As a matter of fact, I think that Microsoft itself has created the “Linux fanboys” they are complaining about, just like all the legal trouble they have found themselves in the last few decades. In Dutch there is a saying “wie goed doet, goed ontmoet”, which means that all good things come to those who make them happen. I think the reverse is true as well. So next time you call me a “Linux fanboy”, remember why I became one. To all those “Windows fanboys” I’d like to say, I’ve become a Linux fanboy because I have used Linux for a long time. Have you? I know first hand what MS-Windows is all about..
These references will hopefully prove valuable for one purpose or another. █
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“A patent is an artificial government-imposed monopoly on implementing a certain method or technique.”
Patent TrollTracker has attempted to show the magnitude of problems at the USPTO. The system has gone askew based on the observation that the number of utility patent claims issued by USPTO per year has quintupled in 30 years.
Note that the number of claims issued per year has almost quintupled in those 30 years, from under 700,000 claims per year to over 3 million for the last several years. That’s amazing. And people wonder why the PTO is passing rules attempting to limit continuations and the number of claims per application.
Novell, by the way, appears to be filing at a regular pace too. Here is one from yesterday’s news report:
Protection of data accessible by a mobile device. Peter Boucher, Jonathan Wood, both of Orem; Michael Wright, Sandy; Gabe Nault, Draper; Merrill Smith, Riverton; Sterling K. Jacobson, Saratoga Springs; Robert Mims, West Valley City. Assigned to Novell Inc., Provo. Filed Feb. 28, 2003, claiming priority to multiple prior patent applications. Patent No. 7,308,703.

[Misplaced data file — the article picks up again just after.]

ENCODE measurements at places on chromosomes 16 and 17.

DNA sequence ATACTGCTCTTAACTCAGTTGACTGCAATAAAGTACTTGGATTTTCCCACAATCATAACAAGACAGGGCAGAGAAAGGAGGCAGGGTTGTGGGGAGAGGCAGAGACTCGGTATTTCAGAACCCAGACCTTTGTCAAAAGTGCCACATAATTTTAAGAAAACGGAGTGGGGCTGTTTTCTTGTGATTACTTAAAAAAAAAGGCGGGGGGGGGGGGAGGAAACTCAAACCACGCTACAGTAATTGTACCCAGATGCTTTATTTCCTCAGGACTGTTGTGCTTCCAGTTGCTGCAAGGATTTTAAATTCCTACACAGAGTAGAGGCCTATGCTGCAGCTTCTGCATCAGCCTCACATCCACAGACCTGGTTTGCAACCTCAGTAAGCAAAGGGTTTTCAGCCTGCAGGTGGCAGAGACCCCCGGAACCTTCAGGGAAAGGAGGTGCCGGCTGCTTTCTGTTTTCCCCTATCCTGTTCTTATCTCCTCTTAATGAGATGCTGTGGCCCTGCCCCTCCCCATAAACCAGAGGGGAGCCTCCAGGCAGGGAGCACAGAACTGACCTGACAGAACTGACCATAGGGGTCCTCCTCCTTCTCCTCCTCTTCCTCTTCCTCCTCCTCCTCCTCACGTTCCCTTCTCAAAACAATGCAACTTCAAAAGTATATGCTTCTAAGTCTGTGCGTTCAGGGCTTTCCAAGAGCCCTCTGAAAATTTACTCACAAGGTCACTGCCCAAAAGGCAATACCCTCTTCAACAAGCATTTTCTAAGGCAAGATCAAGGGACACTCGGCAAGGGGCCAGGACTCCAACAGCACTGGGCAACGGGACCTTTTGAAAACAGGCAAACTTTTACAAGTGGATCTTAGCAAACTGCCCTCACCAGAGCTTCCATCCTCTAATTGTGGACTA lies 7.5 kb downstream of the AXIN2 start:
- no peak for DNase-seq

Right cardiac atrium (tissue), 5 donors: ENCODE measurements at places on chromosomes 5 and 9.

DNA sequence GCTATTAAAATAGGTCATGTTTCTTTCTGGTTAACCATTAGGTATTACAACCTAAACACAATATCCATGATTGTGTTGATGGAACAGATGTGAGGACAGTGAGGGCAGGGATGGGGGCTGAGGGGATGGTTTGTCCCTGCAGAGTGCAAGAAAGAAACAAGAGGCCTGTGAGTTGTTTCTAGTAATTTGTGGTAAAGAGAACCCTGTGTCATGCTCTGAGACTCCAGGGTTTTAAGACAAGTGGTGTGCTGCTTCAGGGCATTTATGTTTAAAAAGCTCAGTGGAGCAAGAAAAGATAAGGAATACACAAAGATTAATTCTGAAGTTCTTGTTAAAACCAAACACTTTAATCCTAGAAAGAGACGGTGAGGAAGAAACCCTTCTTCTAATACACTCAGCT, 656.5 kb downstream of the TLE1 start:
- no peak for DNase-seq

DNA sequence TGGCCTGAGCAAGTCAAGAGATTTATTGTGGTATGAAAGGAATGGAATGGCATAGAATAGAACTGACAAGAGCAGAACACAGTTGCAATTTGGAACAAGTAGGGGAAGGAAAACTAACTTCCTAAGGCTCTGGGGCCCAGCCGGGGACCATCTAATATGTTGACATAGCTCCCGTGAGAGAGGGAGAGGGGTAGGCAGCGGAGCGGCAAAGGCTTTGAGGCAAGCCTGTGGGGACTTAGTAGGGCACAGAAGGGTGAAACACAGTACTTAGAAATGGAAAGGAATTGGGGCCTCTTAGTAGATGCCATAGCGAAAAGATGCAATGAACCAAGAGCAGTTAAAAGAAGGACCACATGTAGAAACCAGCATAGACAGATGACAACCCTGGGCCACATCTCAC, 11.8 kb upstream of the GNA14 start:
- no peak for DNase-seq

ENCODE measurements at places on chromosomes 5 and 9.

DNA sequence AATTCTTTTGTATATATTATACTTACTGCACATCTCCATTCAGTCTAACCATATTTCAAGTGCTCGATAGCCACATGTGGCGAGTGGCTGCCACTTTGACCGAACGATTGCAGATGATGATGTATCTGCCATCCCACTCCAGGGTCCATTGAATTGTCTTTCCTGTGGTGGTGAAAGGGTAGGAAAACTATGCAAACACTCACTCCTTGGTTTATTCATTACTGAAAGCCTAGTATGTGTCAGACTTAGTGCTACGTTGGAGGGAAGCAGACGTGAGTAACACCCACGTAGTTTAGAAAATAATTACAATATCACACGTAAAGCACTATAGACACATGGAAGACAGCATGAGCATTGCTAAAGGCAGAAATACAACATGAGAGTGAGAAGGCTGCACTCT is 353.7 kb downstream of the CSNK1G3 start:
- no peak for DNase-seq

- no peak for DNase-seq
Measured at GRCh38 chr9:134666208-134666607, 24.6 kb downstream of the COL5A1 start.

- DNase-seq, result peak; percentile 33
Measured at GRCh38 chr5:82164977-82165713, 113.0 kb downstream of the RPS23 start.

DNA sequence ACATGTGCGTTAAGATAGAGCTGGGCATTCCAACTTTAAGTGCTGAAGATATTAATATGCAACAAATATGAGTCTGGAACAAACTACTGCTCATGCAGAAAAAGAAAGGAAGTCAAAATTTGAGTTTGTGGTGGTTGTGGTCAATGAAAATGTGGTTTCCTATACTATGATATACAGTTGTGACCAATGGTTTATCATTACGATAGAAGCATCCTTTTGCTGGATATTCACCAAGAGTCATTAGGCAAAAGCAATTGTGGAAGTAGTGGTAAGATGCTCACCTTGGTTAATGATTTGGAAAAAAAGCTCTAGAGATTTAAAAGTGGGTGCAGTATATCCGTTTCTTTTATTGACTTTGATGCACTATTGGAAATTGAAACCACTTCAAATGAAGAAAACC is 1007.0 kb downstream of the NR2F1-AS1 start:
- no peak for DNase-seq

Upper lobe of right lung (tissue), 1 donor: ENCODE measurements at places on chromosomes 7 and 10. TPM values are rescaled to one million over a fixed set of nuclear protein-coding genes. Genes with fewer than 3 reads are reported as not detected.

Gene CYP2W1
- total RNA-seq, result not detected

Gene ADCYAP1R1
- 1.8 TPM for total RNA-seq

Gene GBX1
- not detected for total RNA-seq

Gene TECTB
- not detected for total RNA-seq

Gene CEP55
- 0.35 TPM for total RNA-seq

If you wish to know what’s involved in obtaining a patent, see this example from yesterday.
Yong Guan had scribbled 12 arrows across his office whiteboard, each black line going from one little box he had drawn to another little box. He had written five long formulas up there, too.
And that was bad news for cyber criminals.
This is likely to result in software (algorithm), which corresponds to graph theory, i.e. mathematics. Are we truly at a stage where people can own and charge for the use of applied mathematics? What would Newton say? █
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Found among the picks from Andy Updegrove:
Open standards. Our helpers are right at home in this discussion. Standards are inherently political. The idea of widely adopted open standards is nirvana. Ever since Computer Associates, HP, DEC and Amdahl all challenged IBM’s proprietary standards in the dark ages, and with the advent of Windows on PCs, standards have been set by the market. Volume adoption is equal to a standard. The problem with this approach is the huge tax in the form of higher prices when a vendor-provided industry standard monopolizes the market.
There are no true altruists in the standards game.
Every urge government has is to extract the setting of standards from the market and establish them for the common good, as monopolies are inherently anticompetitive. The problem is that in fast-changing, evolving spaces – like IT – bureaucratic or communal attempts at setting standards are hopelessly slow.
Adding an older quote to this, Adam Smith wrote in The Wealth of Nations (1776):
“I have never known much good done by those who affected to trade for the public good.”
This was found among the quotes in the Billwatch quotes archive, which adds: “When read in combination with Microsoft’s repeated claims that they are working for the good of society, not for that of their shareholders, this quote of Mr. Smith is refreshing.”
Fortunately, ODF is making excellent progress and Andy Updegrove reassures that ODF is past the tipping point. Glyn Moody has his own take on this encouraging news as well. █